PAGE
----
beginner arduino - using a 1.8 inch tft display

by:LCD Mall     2020-07-20
This is the Getting Started Guide for you to use 1.
TFT display with Arduino. I like the 1.
It is small in size and low in cost.
I bought mine for about $10 on ebay.
It doesn\'t come with instructions, but I was able to get it to work with some research and patching.
You need the following: Arduino Duo R3 ($10-25)1.
8in TFT display ($10-20)
Jumper Cable computer with Arduino IDE1k ohm resistor (5)
Adafruit offers 1 for around $20.
8 in the presentation, their products have a good tutorial on their website.
This is not a tutorial for their product, it will be redundant.
First, we will look at the pins of the display boards and what they do, then look at the wiring schematic, and finally, you will load the code to test the display.
The first photo here shows the back of the display board.
Two sides of the pin-
One side of the red circle is the one we are going to work.
It has 8 pins and you can see what each pin corresponds to in the second photo.
The other side with 16 pins is used to use the SD card, which will be stated in the instructions later.
Brief summary of pins (
Adapted from a thorough summary of Adafruits):RST -
This is the TFT reset pin.
Connect ground reset TFT!
It\'s better to have this pin controlled by the library so the display can be reset cleanly, but you can also connect it to the Arduino reset pin, which works in most cases. CS -
This is the tft spi chip selection pinD/C-
This is tft spi data or command selector pinDIN-
This is the SPI Master output in the pin from the device (MOSI)
, Used to send data from a micro controller to an SD card and/or TFTSCLK-
This is the SPI clock input pinVcc-
This is the Power Pin, connected to 5VDC-
It has reverse polarity protection, but try wiring it right! BL -
This is the input of backlight control.
Connect to 5VDC to turn on the backlight. GND -
This is power and signal ground, now that we know what we\'re dealing with, it\'s time to start wiring!
This is a step I hope to be able to find more easily when starting to use this board.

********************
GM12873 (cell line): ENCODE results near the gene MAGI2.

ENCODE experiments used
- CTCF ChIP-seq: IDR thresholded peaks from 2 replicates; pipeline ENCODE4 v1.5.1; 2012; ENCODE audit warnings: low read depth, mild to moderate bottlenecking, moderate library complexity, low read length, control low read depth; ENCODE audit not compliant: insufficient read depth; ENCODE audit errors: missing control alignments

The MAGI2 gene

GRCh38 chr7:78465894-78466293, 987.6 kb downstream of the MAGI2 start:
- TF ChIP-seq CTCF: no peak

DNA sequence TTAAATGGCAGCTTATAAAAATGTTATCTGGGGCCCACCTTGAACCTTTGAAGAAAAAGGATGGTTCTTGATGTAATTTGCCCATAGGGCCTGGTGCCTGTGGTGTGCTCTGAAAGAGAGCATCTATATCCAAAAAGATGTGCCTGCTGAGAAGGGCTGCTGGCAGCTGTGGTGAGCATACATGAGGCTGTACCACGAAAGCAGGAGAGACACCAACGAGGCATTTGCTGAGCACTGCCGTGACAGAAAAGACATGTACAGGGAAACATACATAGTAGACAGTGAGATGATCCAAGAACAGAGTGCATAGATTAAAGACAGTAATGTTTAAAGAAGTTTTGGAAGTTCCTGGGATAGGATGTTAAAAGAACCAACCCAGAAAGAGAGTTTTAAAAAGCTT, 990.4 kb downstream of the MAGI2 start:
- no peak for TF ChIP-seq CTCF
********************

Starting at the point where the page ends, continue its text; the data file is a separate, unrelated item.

When I received the screen and realized that I didn\'t know how to connect it, I turned to the Adafruit guide for their products.
At first it looks like the pin layout is different, but on top of that, the two monitors are interchanged and are able to run the Adafruit graphics library (
More code about the next step).
However, when I connect my motherboard as per the Adafruit guide, my monitor is a bit working.
It does show text and graphics, but there is a lot of noise in the image and the image becomes clearer on the screen.
It also emits bright light along the top of the screen, interrupting the image quality.
I think this is because I run the screen under 5v and it needs lower power. I tried 3.
3 V, the display gets worse.
I regret my purchase on eBay after about 10 minutes and hope I have gone to Adafruit board, I decided to Google my question and found this post about similar1.
8in SPI 128x160 TFT module Arduino)
In short, 1k ohm resistance is required between 5 connections.
You can see the position of the resistor in the Fritzing figure.
The second picture is a table connecting the pins on the display to the Arduino.
I listed them below and pointed out if a resistor is needed for the connection. RST -Arduino Pin 7 -1k ResistorCS -Arduino Pin 9 -1k ResistorDC -Arduino Pin 8 -
1k resistor-
Arduino pin 11-
1k resistor-
Arduino pin 13-
1k resistor vcc-5VBL -5VGND -
GNDYou need to install two libraries in order to operate the display: download each library and decompress the folder.
Rename them to \"adafruit_st7735\" and \"adafruit_gfx\" and place each folder in the Arduino Libraries folder.
I have attached a screenshot of the library in the correct folder.
After installation, you can operate the screen!
There is a file named graphicstest in the Adafruit ST7735 Library.
You can upload to Arduino\'s ino, which will run through many features that draw objects to the screen.
However, some changes need to be made to this file in order for the pins to fit into the layout.
Alternatively, you can copy/paste the following code into the Arduino IDE and upload it.
This is a modified version of graphictest for Adafruit.
Ino, the main difference is the distribution of pins.
I also played with the code a little to see what kind of features are available.
Let me know if you have any code problems.
This is good for me.
This is all about it.
My video for this step shows what the expected display should look like if you run the above code.
Enjoy your new display!
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